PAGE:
List the short and long-term goals that you identified during your last strategic planning session or take some time to think critically about your needs and how you plan to address them. Evaluation is a vital component of establishing goals and objectives. Groups that neglect to incorporate evaluative practices into their program cycles run the risk of stagnation or ineffective results. Conversely, evaluation efforts strengthen programs and increase organizational impacts.

There are several reasons that organizations forego the process of evaluation. Maybe they believe the program is as successful as it can be, or perhaps they feel too busy to think about the past and are too focused on attending to daily emergencies. While there are many reasons to avoid evaluating programs, evaluation is still a helpful tool.

For example, imagine you run a Social Service Center. Each fall, you conduct a back-to-school giveaway for children in the community. Volunteers enjoy this program; they donate supplies and backpacks, and you distribute 100 backpacks filled with supplies each year. If you do not routinely evaluate programs, you can expect to be able to give out roughly 100 bags each year going forward.

However, this year, you decide to evaluate your program despite its annual success. In the process, you discover that a long-term volunteer has a connection with a supplier for bulk backpacks. Next year you request that instead of volunteers buying the packs themselves that they donate that money so that you can purchase the bags in bulk. Due to this change, you can distribute 150 backpacks.

Luckily there is an easy practice for evaluation that takes some of the guesswork out of the process. I am referring to a S.W.O.T analysis. S.W.O.T stands for Strengths, Weaknesses, Opportunities, and Threats.

Strengths:

First, make a list of all the advantages of your program. Ask the staff, volunteers, board members, and key stakeholders to give their input so that you have a full and accurate picture.

Weaknesses:

Next, analyze areas of the program where there is room for improvement. This information helps create plans for growth, so be as honest as possible.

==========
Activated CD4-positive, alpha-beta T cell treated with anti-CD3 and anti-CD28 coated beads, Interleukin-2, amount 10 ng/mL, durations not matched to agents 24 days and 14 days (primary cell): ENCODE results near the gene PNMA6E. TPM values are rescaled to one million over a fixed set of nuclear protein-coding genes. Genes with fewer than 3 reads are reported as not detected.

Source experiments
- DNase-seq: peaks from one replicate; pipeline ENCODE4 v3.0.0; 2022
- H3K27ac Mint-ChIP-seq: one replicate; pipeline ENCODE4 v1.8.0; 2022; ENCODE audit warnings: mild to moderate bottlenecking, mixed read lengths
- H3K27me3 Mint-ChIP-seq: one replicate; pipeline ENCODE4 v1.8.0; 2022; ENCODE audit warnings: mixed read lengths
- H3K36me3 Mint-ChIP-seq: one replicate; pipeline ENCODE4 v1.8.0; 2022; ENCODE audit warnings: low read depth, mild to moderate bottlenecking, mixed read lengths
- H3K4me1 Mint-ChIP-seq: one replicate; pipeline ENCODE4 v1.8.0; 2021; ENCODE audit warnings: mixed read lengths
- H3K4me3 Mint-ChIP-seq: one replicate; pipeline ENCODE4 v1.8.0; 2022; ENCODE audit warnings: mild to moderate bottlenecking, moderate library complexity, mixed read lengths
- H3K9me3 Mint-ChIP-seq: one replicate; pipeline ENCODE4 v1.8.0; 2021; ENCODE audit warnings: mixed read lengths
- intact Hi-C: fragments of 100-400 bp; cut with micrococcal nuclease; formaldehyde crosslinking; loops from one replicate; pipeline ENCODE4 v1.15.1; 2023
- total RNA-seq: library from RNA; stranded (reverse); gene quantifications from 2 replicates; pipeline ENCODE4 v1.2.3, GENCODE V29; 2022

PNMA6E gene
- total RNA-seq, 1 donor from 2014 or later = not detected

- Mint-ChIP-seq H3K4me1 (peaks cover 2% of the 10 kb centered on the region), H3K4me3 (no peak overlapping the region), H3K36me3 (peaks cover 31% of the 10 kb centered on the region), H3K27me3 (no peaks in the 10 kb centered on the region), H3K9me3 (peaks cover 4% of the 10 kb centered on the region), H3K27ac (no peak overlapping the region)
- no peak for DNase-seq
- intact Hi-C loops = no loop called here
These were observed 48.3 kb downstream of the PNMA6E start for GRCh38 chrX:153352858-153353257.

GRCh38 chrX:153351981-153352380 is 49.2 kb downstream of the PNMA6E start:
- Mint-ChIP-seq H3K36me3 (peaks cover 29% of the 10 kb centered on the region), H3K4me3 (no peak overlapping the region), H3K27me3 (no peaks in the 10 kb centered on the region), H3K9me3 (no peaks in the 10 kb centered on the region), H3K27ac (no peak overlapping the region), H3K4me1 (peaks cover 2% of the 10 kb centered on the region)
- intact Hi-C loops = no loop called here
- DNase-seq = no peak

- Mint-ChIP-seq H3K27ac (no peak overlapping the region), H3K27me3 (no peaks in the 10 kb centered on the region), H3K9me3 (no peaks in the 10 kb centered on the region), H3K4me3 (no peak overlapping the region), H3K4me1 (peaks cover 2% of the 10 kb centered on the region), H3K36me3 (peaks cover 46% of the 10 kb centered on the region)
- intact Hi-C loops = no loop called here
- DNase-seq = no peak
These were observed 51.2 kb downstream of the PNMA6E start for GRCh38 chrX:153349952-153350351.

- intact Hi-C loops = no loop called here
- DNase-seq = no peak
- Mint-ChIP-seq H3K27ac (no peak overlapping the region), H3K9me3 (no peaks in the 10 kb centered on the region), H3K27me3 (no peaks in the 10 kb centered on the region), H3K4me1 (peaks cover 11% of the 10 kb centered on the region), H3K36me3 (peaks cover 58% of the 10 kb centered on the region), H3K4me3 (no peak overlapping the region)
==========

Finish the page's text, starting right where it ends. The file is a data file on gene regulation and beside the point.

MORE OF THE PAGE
Opportunities:

The third step is to collect new ideas. Is there a new stakeholder you are aware of or a potential collaboration? Make sure to note that information so that you can look into it as you move forward.

Threats:

Lastly, think critically about the areas of your program that you need to eliminate or circumstances that may affect this program negatively in the future.

The S.W.O.T analysis helps you determine what you are doing well, what you need to adjust, exciting new changes, and situations that may harm the program. Conducting a S.W.O.T analysis does not take much time and can significantly improve your program’s health and function.

After you collect the data from your evaluation process, use it to create S.M.A.R.T goals. S.M.A.R.T is another acronym that helps you to set goals. S.M.A.R.T goals are Specific, Measurable, Attainable, Relevant, and Time-Sensitive. It is less impressive to say, “Play Today will provide sports scholarships” than to state, “Play Today will provide 250 sports scholarships within the next two years to children and youth living in poverty in Arlington, VA.” S.M.A.R.T goals fine-tune your aspirations and make them less ambiguous and, therefore, more useful.

Specific:

Explicitly state what are you attempting to achieve with this goal? Are you going to increase membership, build a new warehouse, or shelter animals? You aren’t going to serve people; you are going to serve meals to people.

Measurable:

Goals are only useful if you can measure their success. State how you evaluate your goals. If you say, “We will teach eight classes.” and end up teaching nine, then you know you achieved your goal.

Attainable:

The quickest way to fail is to set unattainable goals. Goal setting is useless if you state that you will clean up every single piece of garbage from all of the oceans. However, if you claim that you will clean 100,000 lbs, you then have a chance at success.

Relevant:

Make sure that your goals match your evaluation data. If you found out you should plant more community gardens to give away more fresh produce, it won’t help you to state that you will buy eight ponies.

Time-Sensitive:

Time-Sensitive

Another way to evaluate the success of goals is to place a time limit on what you are trying to achieve. Make sure to list the date by which you will accomplish your goal. “I will sell 1,000 albums in six months.”

Goal setting helps organizations to capitalize on assets and improve weaknesses. If you never went through the process of creating a strategic plan, this is an excellent time to consider adopting that practice. There are many helpful tools to aid in creating successful goals. Consider conducting a S.W.O.T analysis and then focus on setting S.M.A.R.T goals to create benchmarks that will impress grantors.